Pioneertown Motel is a great place to crash for those funky desert vibes, and it even has Joshua trees on the property. It’s great for stargazing at night because it’s beyond the light pollution (and pollution-pollution) of the LA Metro area.

Night time. A Joshua tree is in the center of frame, with a low motel dotted with orange light sitting in the distance. The sky is dotted with stars and a faint orange glow on the horizon.
Pioneertown Motel at night. January 2022.

Pioneertown itself is a collection of old west facades from when the area was used to make Westerns. They have stores selling various tchotchkes, but it’s not a grandiose theme park.

For food you have The Red Dog Saloon, and Pappy and Harriet’s. Both are in Pioneertown itself, and easy walks. Taking the road back to 29 Palms Highway lands you at Frontier Cafe which is a good (but potentially busy!) spot to get coffee, breakfast, and sandwiches to take with you to the park, or just stroll around the shops at the highway intersection.

The Park

Arrive at Joshua Tree National Park early and use your National Parks pass to enter. There are three entrances, and only the most popular West Entrance on Quail Springs Road has an entry booth. They usually have one lane set aside for passholders, but when the non-passholder lane backs it up it backs up down the road that leads to the park and you’re just stuck.

The other two park entrances don’t have booths monitoring entry because they’re far less popular, but you must display your pass or pay for entry. Sometimes we’ll start at Cottonwood Springs Road off the 10 and wind through to Quail Springs Road, or vice versa. Usually we’ll just go in and out of the Quail Springs Road entrance since it’s the closest to where we’d be staying, and other services. Those other entrances do have visitor centers.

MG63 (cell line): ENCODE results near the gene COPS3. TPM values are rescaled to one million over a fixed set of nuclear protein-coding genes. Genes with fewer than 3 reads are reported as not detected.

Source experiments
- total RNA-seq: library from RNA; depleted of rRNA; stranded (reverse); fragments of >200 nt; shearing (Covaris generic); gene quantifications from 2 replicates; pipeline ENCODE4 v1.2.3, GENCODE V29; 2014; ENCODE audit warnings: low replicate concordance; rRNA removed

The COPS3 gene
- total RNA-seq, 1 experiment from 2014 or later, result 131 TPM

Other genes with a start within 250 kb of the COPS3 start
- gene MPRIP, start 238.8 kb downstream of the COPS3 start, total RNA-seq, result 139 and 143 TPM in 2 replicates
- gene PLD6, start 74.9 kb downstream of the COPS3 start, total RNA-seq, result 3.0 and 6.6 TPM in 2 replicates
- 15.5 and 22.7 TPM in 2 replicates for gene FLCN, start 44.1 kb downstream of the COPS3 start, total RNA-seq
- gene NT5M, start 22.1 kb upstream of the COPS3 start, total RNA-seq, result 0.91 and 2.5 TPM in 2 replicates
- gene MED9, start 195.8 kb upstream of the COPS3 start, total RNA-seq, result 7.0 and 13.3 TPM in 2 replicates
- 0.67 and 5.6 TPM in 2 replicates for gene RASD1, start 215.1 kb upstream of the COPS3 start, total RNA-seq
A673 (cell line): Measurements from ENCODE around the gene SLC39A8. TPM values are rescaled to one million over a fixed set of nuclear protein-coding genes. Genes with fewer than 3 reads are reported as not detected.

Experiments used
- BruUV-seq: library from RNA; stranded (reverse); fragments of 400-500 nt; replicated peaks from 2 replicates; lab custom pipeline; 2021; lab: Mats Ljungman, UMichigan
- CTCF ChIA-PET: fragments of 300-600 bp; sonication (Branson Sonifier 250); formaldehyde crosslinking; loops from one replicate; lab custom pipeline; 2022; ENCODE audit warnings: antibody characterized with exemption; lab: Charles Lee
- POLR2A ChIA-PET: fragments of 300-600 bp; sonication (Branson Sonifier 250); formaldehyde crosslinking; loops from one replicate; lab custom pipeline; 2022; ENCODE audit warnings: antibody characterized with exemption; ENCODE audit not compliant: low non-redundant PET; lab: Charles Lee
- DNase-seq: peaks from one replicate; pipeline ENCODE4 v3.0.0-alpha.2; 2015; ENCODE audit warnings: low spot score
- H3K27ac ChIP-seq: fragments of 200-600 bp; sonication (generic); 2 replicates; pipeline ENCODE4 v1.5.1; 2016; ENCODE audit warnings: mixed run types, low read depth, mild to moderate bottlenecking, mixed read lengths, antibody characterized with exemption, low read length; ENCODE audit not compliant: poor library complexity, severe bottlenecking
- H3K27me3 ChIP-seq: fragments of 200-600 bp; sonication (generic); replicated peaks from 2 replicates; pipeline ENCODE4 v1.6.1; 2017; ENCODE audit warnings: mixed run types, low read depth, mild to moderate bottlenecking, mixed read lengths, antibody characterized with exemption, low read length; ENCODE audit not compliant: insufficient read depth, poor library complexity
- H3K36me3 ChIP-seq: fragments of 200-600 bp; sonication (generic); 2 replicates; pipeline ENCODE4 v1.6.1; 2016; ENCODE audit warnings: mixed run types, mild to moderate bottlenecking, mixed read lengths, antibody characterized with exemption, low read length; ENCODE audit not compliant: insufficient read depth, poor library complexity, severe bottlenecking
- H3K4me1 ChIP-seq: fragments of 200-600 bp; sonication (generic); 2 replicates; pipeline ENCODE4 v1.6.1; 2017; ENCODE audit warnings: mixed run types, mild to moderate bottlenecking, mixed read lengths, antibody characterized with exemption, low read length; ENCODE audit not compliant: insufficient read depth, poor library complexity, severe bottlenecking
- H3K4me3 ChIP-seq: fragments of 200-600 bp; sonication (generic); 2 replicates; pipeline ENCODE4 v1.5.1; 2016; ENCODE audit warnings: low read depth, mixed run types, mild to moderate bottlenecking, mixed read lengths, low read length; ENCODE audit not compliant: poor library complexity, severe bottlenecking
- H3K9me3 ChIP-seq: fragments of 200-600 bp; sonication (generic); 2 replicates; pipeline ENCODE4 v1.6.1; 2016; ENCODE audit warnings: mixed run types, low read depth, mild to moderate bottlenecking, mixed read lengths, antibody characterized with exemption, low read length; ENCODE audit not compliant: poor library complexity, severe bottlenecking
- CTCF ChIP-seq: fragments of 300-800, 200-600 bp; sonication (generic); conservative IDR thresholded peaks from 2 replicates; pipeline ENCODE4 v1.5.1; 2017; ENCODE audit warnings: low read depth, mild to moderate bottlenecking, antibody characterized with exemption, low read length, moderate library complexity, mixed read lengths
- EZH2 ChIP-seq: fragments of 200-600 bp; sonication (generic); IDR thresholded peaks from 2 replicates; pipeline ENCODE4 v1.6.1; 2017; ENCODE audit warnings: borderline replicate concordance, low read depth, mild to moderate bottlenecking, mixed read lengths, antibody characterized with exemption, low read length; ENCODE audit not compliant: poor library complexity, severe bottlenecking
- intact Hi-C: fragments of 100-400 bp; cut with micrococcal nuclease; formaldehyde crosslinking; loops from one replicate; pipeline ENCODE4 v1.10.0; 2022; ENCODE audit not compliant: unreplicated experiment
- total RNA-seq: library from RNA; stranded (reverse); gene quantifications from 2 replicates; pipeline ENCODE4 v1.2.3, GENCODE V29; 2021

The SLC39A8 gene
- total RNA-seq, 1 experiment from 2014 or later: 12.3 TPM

Cellphone service in the park is almost non-existant except for the area by the West Entrance, and the Quail Springs picnic area, so get your offline maps downloaded.


My boyfriend’s favorite (and punishing) hike is Ryan Mountain Trail. You are completely exposed to the elements so remember your sunscreen, and windbreakers in the winter. The view from the top is fantastic, but it’ll really wipe you out to get up there. Unless you’re an avid hiker you’ll probably be done for the day after that. This is also a popular trail so you’ll be stopping to let people pass, or listening to assholes lugging bluetooth speakers on the trail.

A view down into the Park from a rocky, desert peak, looking at the scabrous valley floor below. The sun beats down on it all.
The peak of Ryan Mountain looking back towards the west. You can't even see the Joshua trees from this height, they're just dots. January 2023.
A view down into the Park from a rocky, desert peak, looking at the scabrous valley floor below. The sun beats down on it all. A Joshua tree is in the foreground to the left.